Japanese glossary

Commonly used Japanese terms.

During Aikido training often we make use of Japanese notions but also Japanese technique names. It is therefore important to learn a couple of Japanese words in the course of time or at least to be able to recognize their meaning. This mainly concerns very basic words such as front - back, left - right, and so on. For ease of reference, here is a list of words that are important from the beginning of your practice. Look at the pronunciation page for some sound samples to help you with the Japanese pronunciation.

Aikido glossary

boken, jo and tanto:

These are the weapons that we use in Aikido training: a 'boken' is a sword, a 'jo' is a stick and a 'tanto' is a knife. These weapons belong to the equipment of an Aikidoka. These weapons are used to improve techniques in Aikido; they are not used for sword- or stick fighting. You don't have to buy these weapons from the beginning, in the dojo we have weapons that you can use.


Aikido's 'basic position' or 'attitude' is derived from sword fighting: you are standing as if you have a sword in your hands. It is important to assume a stable position and to move from there when performing the techniques. In this position, the same arm and leg are in front - hanmi (half position) - and you stand in the so-called triangle position (sankakuho), with your front leg bent and the foot straight forward in the middle of the rear foot, which is turned out and forms the base of the triangle.


The kamiza is the central place in the dojo where there is a portrait of the founder or a calligraphy of Aikido. This place is also called shomen. In the dojo these names are both used. There is also a second meaning to kamiza: it is the best and most comfortable place and it is placed at the opposite to the shimoza, the low or uncomfortable place (often where the door is). This place is to the left of the shomen and this is the place where the most advanced are. Although it is customary in seminars to sit according to this classification, the term kamiza is not used for this purpose in the dojo*.


Keiko means training; regular keiko (training) is what Aikido is all about.


The 'keikogi' or 'gi' is the clothing or suit which is used during Aikido training. If you want to know which size you need or what kind of suit you should train in, look at clothing.


Energy; it is not an unambiguous term, in fact it is a generic term. In martial arts it is often used to indicate 'vital energy'. The training in Aikido aims to generate 'energy' and/or to learn how to distribute your energy. It has a background in the sense of the Chinese term 'chi', which indicates the invisible in contrast to all the visible. In formulations it can have many meanings, from cheerfulness (generated energy), to lethargy (little energy), to anger, and so on. Vital energy is a transformation of energy through continuous and oriented training.

kokyu (ryoku):

Breath strength: the combination of concentration, ki and breathing with movement. See also article Fujita Sensei.

nage / waza:

Nage refer to the throwing techniques, such as iriminage and shihonage. Kokyu nage refer to the 'breathing power' throws used for practicing throwing and falling. Waza is a technique. Tachiwaza, for example, refers to the execution of techniques that you do while standing and katame waza are the (joint) lock techniques. Techniques often vary between throws - nage or nage waza - and locks - katame-waza.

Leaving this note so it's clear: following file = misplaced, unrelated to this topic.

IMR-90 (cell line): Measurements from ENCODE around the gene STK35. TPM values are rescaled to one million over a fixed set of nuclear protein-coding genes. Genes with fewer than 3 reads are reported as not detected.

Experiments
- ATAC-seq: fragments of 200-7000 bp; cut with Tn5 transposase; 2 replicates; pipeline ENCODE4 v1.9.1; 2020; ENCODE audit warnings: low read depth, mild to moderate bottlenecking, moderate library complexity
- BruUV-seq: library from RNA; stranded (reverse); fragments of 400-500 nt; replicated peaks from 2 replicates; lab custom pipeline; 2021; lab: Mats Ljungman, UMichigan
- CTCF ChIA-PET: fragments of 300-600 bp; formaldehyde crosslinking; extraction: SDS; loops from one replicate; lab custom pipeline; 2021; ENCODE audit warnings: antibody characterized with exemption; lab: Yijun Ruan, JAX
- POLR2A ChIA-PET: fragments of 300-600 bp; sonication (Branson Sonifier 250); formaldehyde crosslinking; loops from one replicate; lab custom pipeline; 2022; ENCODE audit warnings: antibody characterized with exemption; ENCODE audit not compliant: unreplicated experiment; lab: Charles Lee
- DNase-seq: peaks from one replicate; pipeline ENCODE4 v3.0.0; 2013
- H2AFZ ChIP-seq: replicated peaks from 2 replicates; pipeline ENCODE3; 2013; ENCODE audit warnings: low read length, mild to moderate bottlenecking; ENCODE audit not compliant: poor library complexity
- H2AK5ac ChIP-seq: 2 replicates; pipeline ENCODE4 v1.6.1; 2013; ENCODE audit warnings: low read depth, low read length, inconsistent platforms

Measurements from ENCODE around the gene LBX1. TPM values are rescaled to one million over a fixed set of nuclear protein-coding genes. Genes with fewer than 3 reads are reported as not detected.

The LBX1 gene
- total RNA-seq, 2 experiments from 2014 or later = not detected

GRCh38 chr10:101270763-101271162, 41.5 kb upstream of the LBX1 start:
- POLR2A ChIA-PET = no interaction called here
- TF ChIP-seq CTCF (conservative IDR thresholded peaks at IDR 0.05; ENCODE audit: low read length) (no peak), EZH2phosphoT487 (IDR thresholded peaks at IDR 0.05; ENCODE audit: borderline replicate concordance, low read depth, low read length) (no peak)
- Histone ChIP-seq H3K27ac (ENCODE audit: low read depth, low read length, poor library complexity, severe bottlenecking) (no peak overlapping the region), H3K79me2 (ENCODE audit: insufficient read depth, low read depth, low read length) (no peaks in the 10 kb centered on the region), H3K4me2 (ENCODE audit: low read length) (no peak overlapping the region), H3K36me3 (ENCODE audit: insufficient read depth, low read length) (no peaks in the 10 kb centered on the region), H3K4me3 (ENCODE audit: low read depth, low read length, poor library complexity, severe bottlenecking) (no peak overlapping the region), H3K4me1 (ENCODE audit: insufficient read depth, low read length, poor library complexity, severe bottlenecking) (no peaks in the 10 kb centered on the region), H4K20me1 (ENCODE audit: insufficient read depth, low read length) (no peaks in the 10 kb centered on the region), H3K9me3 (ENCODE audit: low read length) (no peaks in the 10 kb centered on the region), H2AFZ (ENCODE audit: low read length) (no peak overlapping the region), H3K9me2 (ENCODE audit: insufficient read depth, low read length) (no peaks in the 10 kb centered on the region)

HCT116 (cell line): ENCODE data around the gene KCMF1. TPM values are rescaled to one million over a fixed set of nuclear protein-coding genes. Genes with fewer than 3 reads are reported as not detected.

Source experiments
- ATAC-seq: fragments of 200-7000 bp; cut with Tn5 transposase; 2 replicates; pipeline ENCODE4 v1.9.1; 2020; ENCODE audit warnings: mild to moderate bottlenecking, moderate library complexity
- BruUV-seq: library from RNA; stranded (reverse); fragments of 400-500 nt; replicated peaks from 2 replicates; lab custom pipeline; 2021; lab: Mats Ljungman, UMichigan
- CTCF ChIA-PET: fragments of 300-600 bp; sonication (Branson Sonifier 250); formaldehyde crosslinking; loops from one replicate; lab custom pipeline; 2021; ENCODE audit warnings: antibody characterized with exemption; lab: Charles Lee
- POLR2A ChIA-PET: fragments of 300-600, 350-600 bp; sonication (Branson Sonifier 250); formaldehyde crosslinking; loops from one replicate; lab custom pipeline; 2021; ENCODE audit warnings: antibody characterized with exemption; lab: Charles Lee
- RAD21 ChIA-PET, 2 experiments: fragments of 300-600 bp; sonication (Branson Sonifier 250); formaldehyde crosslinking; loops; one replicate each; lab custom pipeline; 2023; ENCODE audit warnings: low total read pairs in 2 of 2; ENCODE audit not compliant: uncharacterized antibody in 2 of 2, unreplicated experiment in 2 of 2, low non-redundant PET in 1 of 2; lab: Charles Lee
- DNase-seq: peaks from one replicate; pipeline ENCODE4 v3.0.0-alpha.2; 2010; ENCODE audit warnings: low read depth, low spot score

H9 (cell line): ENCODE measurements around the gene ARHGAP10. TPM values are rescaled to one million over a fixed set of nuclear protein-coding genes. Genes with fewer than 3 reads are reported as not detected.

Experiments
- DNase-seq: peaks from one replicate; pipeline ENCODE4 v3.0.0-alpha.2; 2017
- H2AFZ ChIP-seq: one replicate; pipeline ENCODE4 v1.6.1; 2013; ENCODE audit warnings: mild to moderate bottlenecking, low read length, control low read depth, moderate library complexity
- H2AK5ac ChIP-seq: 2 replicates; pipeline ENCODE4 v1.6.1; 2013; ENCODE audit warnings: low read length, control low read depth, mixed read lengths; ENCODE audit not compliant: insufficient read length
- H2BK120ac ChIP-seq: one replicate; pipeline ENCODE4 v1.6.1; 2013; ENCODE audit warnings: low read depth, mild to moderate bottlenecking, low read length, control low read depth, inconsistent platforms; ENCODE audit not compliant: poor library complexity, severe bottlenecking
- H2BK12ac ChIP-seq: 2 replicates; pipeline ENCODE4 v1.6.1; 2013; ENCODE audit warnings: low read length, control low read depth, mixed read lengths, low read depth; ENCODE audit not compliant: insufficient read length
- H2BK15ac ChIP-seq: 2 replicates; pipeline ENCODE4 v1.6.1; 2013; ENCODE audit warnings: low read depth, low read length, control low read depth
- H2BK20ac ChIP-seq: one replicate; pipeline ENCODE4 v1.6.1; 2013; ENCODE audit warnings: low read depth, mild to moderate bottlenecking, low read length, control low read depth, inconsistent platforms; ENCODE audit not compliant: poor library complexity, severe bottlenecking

omote / ura:

In Aikido you can perform a technique in front of - omote - or behind - ura - the body. There are so many possibilities for executing them, and they actually depend on how the attack was performed: in the case of a hard attack, you usually use ura and in the case of a 'soft' attack, omote.

seiza / kiza:

Seiza is the resting position sitting on the heels, used especially at the beginning or at the end of the lesson and when the teacher wants to explain or show something. Kiza is the seated position with the toes on the mat. This is an active sitting position from where an attack or defense can be initiated.

tachiwaza / suwariwaza / hanmi handachiwaza:

Techniques can be practiced in both sitting and standing postitions: tachiwaza refers to the practice of techniques while standing and suwariwaza refers to the practice of techniques while sitting. For advanced practitioners there is also a third form, in which the attacker attacks from a standing position and the defender defends while sitting: hanmi handachiwaza.


Movement of the body: Taisabaki's are the basic movements in Aikido that you use to move to a safe position when you are attacked. Taisabaki's can be divided into incoming and outgoing movements (irimi and tenkan) (see text Yamaguchi Shihan). Aikido is an art of self-defence in which there is no direct confrontation at the point of attack. That is why in Aikido we move out of the line of attack.


The 'tatami' is the mat on which training is done.

uke / tori:

Tori is the one who executes (or defends from) the technique, uke is the one who experiences (or receives) the technique; tori leads and uke follows. In the beginning this can cause confusion, because uke is the one who attacks. Aikido techniques are always practiced in pairs, alternating the roles of uke and tori.


An important part of Aikido is (learning to) roll - forward, backward and sideways - and after a long time also learning to break a fall (free fall). This rolling or falling is 'necessary' to be able to experience or 'receive' the technique: hence ukemi. During the training a lot of attention is paid to learning it.

* Kamiza: from Encyclopedia of Japanese Martial Arts, David Hall, 2012.


Translated from our Dutch website by Andrea Maruccia and Sheila Clement I 2018

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